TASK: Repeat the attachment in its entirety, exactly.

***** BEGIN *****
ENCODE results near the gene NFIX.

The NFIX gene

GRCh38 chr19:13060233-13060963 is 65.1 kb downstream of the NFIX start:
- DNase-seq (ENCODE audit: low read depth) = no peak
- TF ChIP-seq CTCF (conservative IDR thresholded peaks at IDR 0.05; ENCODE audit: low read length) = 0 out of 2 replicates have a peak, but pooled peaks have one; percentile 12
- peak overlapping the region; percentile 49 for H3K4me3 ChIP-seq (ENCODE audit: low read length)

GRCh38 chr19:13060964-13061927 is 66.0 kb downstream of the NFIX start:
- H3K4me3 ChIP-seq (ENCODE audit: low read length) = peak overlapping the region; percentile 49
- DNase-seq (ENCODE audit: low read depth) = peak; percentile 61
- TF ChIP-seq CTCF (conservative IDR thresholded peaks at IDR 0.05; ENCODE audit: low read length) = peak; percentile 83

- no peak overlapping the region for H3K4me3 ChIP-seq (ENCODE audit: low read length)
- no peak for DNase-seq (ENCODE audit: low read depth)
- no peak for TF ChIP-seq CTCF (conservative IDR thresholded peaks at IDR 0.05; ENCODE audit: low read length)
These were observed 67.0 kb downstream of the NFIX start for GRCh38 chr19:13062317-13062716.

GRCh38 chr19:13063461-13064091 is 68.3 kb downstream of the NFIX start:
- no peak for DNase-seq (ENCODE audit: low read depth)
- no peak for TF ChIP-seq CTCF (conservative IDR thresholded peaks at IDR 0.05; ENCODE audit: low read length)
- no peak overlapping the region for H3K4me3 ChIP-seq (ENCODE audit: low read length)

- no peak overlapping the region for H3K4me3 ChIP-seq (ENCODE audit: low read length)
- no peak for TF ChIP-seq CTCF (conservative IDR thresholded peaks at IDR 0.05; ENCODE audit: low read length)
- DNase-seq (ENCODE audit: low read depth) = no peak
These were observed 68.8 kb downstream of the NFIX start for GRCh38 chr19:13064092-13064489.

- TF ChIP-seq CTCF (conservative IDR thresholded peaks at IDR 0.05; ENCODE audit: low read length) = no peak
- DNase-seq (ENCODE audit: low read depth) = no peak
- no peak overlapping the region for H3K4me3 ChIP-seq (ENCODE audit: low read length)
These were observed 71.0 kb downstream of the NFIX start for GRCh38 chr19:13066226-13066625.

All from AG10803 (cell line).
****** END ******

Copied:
ENCODE results near the gene NFIX.

The NFIX gene

GRCh38 chr19:13060233-13060963 is 65.1 kb downstream of the NFIX start:
- DNase-seq (ENCODE audit: low read depth) = no peak
- TF ChIP-seq CTCF (conservative IDR thresholded peaks at IDR 0.05; ENCODE audit: low read length) = 0 out of 2 replicates have a peak, but pooled peaks have one; percentile 12
- peak overlapping the region; percentile 49 for H3K4me3 ChIP-seq (ENCODE audit: low read length)

GRCh38 chr19:13060964-13061927 is 66.0 kb downstream of the NFIX start:
- H3K4me3 ChIP-seq (ENCODE audit: low read length) = peak overlapping the region; percentile 49
- DNase-seq (ENCODE audit: low read depth) = peak; percentile 61
- TF ChIP-seq CTCF (conservative IDR thresholded peaks at IDR 0.05; ENCODE audit: low read length) = peak; percentile 83

- no peak overlapping the region for H3K4me3 ChIP-seq (ENCODE audit: low read length)
- no peak for DNase-seq (ENCODE audit: low read depth)
- no peak for TF ChIP-seq CTCF (conservative IDR thresholded peaks at IDR 0.05; ENCODE audit: low read length)
These were observed 67.0 kb downstream of the NFIX start for GRCh38 chr19:13062317-13062716.

GRCh38 chr19:13063461-13064091 is 68.3 kb downstream of the NFIX start:
- no peak for DNase-seq (ENCODE audit: low read depth)
- no peak for TF ChIP-seq CTCF (conservative IDR thresholded peaks at IDR 0.05; ENCODE audit: low read length)
- no peak overlapping the region for H3K4me3 ChIP-seq (ENCODE audit: low read length)

- no peak overlapping the region for H3K4me3 ChIP-seq (ENCODE audit: low read length)
- no peak for TF ChIP-seq CTCF (conservative IDR thresholded peaks at IDR 0.05; ENCODE audit: low read length)
- DNase-seq (ENCODE audit: low read depth) = no peak
These were observed 68.8 kb downstream of the NFIX start for GRCh38 chr19:13064092-13064489.

- TF ChIP-seq CTCF (conservative IDR thresholded peaks at IDR 0.05; ENCODE audit: low read length) = no peak
- DNase-seq (ENCODE audit: low read depth) = no peak
- no peak overlapping the region for H3K4me3 ChIP-seq (ENCODE audit: low read length)
These were observed 71.0 kb downstream of the NFIX start for GRCh38 chr19:13066226-13066625.

All from AG10803 (cell line).